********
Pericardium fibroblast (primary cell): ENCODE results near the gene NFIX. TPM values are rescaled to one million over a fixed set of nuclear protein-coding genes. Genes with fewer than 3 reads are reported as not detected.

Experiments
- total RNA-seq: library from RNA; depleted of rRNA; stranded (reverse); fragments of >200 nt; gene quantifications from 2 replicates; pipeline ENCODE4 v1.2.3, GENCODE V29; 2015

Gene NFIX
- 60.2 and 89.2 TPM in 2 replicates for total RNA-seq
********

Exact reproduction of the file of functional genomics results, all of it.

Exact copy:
Pericardium fibroblast (primary cell): ENCODE results near the gene NFIX. TPM values are rescaled to one million over a fixed set of nuclear protein-coding genes. Genes with fewer than 3 reads are reported as not detected.

Experiments
- total RNA-seq: library from RNA; depleted of rRNA; stranded (reverse); fragments of >200 nt; gene quantifications from 2 replicates; pipeline ENCODE4 v1.2.3, GENCODE V29; 2015

Gene NFIX
- 60.2 and 89.2 TPM in 2 replicates for total RNA-seq